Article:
Should You Cancel Your Car Insurance to Save Money?

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Making a payment to that auto insurance company every month is expensive. Sometimes, you may feel that you're not receiving anything for that large premium. The temptation to save money and cancel the car insurance policy might be overwhelming.


But you should resist temptation. Although you can cancel your car insurance policy, the consequences can be more expensive than the premium.

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Consider also​: How to Lookup the Insurance Policy for My Car


Cancelling Auto Insurance

Auto insurance can be expensive. But before you cancel insurance, speak with an insurance agent. She'll advise you as to what the ramifications are. If you still want to end your current policy, notify your insurance agent or current insurance provider.


Some auto insurance companies require a 30-day notice. Depending on your insurance provider, you may have to pay a cancellation fee if you cancel before the policy term has ended. In addition, some insurance companies require a percentage of your future premium.

If you have paid in advance, inquire if you can get any unused premium back. You may not receive all of your money back since you might have a cancellation fee.


Consider also​: What is "Liability Only" Car Insurance?

Although legally, whether you have collision or comprehensive car insurance on your vehicle doesn't matter, liability is different. Depending on your state, the Department of Motor Vehicles (DMV) could revoke your car's registration if you have canceled your liability car insurance.


And if you are involved in an accident without car insurance, you will be fined and possibly lose your driver's license or face fines, penalties and jail time, depending on state laws.

If a financial institution has the note on your car, legally, they have the right to repossess your car if it's not properly insured.


Cancelling Affects Future Insurance Premiums

If you are canceling your old policy because of high insurance premiums, you might be in for a surprise when you try to get new insurance later. This is because the insurance rates on your new policy will probably be higher.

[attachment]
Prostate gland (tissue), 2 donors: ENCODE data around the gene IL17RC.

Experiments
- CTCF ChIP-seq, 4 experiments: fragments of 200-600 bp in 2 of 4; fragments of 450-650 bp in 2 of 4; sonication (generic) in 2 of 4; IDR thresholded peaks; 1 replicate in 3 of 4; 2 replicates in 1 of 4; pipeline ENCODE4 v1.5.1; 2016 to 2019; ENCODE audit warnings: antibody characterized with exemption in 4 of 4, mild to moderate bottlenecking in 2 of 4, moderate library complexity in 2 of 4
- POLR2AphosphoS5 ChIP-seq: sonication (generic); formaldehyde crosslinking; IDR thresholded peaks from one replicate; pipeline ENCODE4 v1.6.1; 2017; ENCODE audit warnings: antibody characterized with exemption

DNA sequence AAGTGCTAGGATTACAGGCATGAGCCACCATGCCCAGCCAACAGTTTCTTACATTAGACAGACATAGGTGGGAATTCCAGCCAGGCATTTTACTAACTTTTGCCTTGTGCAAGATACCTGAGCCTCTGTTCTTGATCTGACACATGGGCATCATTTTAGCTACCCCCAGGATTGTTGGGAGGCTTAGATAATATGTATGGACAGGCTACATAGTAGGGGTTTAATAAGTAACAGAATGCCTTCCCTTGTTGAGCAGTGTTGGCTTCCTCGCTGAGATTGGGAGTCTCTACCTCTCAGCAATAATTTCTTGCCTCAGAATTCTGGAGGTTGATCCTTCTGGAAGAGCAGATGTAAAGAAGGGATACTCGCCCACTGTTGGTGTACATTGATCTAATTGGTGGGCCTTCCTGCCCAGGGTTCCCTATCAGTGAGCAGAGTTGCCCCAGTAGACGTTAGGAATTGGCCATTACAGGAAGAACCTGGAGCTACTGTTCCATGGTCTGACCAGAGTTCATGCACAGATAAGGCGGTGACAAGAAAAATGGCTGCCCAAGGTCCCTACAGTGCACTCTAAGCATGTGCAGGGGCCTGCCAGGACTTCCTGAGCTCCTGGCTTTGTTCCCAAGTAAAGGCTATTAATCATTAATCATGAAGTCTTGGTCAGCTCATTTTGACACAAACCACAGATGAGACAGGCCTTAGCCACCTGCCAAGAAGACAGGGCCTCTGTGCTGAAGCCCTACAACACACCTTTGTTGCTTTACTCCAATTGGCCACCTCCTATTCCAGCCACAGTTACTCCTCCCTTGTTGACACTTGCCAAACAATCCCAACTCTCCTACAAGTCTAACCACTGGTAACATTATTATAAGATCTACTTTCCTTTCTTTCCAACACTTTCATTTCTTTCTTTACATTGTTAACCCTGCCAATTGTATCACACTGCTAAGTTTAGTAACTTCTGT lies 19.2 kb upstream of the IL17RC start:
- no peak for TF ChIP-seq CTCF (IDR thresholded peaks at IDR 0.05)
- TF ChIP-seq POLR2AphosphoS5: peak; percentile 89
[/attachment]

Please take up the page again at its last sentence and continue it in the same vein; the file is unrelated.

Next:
An insurance provider may even refuse to insure you because of the lapse in coverage.

Discuss this with your current insurance agent before deciding to cancel with your current insurance provider.


Although you can cancel your car insurance policy, the consequences can be more expensive than the premium.

Insurance Company Cancels Auto Policy

Sometimes you're just short on cash. An insurance cancellation for non-payment is inevitable if you stop making your premium payments.


You'll receive an insurance cancellation letter. The cancellation process usually gives you a 10- to 20-day grace period before your current insurer will cancel coverage.

A policy cancellation due to non-payment could hurt your credit score if your old insurer reports you.


Consider also​: Does Cancelling Car Insurance Affect Your Credit Score?

Alternatives to Cancelling Auto Insurance Policy

If you're not driving your car or going on an extended vacation, you may not want car insurance coverage. Canceling all your coverage might not be the right idea to save on car insurance premiums. Instead, talk to your insurance agent about reducing coverage while not driving.

You'll still have car insurance without the full, higher premiums. Another alternative, whether you're driving or not, is paying a higher deductible. A higher deductible will give you a lower premium.

If high insurance rates are the problem and you want a better rate, investigate other insurance companies to get a lower rate. Then, make a phone call to your insurance agent, discuss your options and look for new coverage with a lower rate.